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Reference Re Manitoba Language Rights

Reference Re Manitoba Language Rights
Supreme Court of Canada
Hearing: June 11, 12, 13, 1984
Judgment: June 13, 1985
Citations [1985] 1 S.C.R. 721
Docket No. 18606
Court Membership
Chief Justice: Brian Dickson
Puisne Justices: Roland Ritchie, Jean Beetz, Willard Estey, William McIntyre, Julien Chouinard, Antonio Lamer, Bertha Wilson, Gerald Le Dain
Reasons given
Unanimous reasons by The Court
Ritchie and Chouinard JJ. took no part in the consideration or decision of the case.

Reference Re Manitoba Language Rights [1985] 1 S.C.R. 721 was a reference question posed to the Supreme Court of Canada regarding provisions in the Manitoba Act stipulating the provision of French language services in the province of Manitoba. The Court heard the appeal in June 1984, and gave its ruling a year later, on June 13, 1985.

Four questions were asked:

  1. Are sections 133 of the Constitution Act, 1867 and 23 of the Manitoba Act, 1870, requiring laws be in both French and English, mandatory in Manitoba, Quebec, and Parliament?
  2. If so, are those Manitoban laws not printed in both languages invalid under section 23 of the Manitoba Act?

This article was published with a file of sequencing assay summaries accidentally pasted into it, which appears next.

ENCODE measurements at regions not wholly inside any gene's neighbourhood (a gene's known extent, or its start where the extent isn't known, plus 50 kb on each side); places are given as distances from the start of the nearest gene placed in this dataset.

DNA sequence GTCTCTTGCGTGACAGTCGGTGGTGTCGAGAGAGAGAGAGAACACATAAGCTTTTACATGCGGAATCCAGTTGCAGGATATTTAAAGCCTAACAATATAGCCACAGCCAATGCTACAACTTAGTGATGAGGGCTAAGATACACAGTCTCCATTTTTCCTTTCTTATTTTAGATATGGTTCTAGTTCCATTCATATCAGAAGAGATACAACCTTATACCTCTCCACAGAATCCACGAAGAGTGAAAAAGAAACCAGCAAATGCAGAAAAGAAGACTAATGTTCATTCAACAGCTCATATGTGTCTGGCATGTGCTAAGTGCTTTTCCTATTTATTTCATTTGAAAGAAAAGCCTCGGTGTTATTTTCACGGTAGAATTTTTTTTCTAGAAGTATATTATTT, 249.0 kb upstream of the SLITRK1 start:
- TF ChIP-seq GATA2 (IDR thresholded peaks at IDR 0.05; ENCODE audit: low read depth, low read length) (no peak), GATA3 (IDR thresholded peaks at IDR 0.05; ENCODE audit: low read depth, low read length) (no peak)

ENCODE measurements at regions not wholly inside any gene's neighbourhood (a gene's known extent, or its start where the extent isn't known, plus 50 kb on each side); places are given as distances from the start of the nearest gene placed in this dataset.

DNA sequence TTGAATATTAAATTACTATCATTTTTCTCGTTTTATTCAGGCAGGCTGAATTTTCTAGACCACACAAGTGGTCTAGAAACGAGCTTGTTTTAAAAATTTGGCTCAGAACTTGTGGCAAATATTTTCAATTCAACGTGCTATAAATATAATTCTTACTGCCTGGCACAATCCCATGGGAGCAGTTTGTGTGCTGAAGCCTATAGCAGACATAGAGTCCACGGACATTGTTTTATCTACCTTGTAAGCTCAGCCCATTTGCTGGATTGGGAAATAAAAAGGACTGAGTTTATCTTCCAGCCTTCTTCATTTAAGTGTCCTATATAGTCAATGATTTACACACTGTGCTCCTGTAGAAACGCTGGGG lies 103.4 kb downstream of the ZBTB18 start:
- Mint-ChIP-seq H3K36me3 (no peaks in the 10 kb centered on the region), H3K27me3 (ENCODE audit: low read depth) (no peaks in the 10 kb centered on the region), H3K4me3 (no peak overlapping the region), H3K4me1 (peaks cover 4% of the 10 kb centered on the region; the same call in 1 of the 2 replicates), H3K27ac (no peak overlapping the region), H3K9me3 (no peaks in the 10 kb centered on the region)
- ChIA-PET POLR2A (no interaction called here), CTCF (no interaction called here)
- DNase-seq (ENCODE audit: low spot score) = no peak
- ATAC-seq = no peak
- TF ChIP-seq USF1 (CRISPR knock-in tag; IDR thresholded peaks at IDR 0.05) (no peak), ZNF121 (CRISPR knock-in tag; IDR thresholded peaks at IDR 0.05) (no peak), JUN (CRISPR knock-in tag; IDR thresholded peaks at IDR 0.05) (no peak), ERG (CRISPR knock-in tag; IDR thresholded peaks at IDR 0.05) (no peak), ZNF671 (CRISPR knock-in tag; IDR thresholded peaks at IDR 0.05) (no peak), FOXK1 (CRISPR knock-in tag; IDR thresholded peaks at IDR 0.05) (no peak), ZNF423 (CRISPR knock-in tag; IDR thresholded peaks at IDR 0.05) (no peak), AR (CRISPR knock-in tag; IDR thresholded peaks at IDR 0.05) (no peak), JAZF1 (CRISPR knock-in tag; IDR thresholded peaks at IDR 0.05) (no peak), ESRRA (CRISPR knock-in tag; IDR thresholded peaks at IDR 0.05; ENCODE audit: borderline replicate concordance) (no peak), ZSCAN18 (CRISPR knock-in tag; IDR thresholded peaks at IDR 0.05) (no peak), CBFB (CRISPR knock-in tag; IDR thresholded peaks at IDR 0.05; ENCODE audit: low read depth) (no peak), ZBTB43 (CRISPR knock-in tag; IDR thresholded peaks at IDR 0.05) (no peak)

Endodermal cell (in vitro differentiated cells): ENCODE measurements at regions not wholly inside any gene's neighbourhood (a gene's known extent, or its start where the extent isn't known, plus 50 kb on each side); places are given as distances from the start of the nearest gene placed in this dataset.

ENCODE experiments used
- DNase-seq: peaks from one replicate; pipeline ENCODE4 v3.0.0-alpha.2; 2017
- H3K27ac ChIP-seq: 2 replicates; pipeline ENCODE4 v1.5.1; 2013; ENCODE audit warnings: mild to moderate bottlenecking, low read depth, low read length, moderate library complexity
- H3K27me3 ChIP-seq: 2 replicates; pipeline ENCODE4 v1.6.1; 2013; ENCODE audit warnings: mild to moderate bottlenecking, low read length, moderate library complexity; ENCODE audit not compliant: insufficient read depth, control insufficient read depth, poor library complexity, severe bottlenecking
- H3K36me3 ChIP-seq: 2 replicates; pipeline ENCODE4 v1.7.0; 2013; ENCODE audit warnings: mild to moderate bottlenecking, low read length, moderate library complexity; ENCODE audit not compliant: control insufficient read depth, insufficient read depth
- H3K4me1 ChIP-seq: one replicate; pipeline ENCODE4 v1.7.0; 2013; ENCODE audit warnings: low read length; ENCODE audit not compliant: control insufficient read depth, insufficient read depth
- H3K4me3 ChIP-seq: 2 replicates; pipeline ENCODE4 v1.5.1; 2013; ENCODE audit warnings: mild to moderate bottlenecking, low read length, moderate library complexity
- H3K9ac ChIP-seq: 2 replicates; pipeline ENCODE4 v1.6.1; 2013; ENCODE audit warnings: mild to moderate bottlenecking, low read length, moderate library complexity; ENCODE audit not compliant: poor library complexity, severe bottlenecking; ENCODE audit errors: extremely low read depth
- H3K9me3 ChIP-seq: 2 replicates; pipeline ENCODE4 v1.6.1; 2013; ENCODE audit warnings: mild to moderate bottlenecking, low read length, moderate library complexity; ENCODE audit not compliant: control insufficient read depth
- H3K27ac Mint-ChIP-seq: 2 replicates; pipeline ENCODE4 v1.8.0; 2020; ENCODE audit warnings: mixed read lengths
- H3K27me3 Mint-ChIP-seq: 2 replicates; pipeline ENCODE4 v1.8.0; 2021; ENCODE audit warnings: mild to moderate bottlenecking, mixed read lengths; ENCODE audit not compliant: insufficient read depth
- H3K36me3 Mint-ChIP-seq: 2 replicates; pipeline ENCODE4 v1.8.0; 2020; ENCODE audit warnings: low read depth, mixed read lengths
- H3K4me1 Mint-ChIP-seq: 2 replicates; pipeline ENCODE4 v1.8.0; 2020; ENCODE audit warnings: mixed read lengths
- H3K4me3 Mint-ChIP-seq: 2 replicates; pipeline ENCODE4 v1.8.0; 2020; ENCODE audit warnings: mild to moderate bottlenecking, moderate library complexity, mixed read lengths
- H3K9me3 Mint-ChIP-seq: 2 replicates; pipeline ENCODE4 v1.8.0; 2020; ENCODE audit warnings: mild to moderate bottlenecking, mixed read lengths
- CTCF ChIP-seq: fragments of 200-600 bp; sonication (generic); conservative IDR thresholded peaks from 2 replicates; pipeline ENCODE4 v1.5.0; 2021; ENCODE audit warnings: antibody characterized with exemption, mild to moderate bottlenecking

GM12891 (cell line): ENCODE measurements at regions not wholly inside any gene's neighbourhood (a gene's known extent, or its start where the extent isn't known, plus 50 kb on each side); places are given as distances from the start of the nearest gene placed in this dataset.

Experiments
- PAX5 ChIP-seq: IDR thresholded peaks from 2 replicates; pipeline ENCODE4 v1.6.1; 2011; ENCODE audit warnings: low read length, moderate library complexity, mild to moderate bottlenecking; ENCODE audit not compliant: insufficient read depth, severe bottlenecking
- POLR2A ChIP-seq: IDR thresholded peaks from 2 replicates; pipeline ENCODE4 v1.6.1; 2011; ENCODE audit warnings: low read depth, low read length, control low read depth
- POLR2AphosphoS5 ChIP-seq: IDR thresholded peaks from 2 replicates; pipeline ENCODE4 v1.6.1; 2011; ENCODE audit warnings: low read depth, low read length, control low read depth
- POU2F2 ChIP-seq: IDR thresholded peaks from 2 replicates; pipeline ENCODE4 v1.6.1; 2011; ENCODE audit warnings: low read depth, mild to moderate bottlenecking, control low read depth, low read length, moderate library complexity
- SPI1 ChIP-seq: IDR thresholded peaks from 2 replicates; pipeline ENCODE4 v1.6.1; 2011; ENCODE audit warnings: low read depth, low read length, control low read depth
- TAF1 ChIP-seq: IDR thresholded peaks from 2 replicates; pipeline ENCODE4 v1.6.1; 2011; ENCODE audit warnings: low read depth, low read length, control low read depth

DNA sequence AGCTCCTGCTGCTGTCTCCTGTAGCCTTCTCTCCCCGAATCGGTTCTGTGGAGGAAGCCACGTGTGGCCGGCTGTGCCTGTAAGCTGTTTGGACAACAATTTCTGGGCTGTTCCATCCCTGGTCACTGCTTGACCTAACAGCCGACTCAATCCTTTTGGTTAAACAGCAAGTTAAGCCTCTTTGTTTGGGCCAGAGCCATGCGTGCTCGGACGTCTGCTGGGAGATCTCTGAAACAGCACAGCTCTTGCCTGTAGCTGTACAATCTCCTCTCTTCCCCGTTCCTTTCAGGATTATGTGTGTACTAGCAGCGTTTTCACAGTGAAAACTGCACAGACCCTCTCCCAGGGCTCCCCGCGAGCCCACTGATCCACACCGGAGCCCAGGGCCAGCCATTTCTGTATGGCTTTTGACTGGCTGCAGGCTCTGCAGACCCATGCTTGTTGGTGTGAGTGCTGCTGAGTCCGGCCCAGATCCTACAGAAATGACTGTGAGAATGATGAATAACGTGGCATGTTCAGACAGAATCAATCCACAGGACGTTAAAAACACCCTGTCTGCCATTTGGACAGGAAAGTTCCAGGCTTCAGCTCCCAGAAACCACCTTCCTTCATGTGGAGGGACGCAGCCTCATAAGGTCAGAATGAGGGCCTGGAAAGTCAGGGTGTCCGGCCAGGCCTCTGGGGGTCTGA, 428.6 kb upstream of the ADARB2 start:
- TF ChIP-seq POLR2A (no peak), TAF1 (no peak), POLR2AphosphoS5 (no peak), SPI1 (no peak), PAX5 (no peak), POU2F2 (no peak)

3. If so, do the laws have any force and effect, and if so to what extent?
  4. Are any of the provisions of An Act Respecting the Operation of Section 23 of the Manitoba Act in Regard to Statutes inconsistent with section 23 of the Manitoba Act, 1870, and if so are the provisions invalid and of no legal force and effect?

The Court found that the Constitution Act, 1867 and the Manitoba Act, 1870 did require both languages and that those laws that were not in both languages were of no force and effect; however, they were deemed temporarily valid for a time until translations can be re-enacted in order to avoid a legal vacuum in Manitoba and to ensure the continuity of the rule of law.

This reference was the first time that the courts in Canada had used the remedy of a delayed declaration of invalidity. Despite its exceptional origins, this remedy has grown to become a preferred one in Canadian public law.[1]

External links


  1. ^ Case comment at end of
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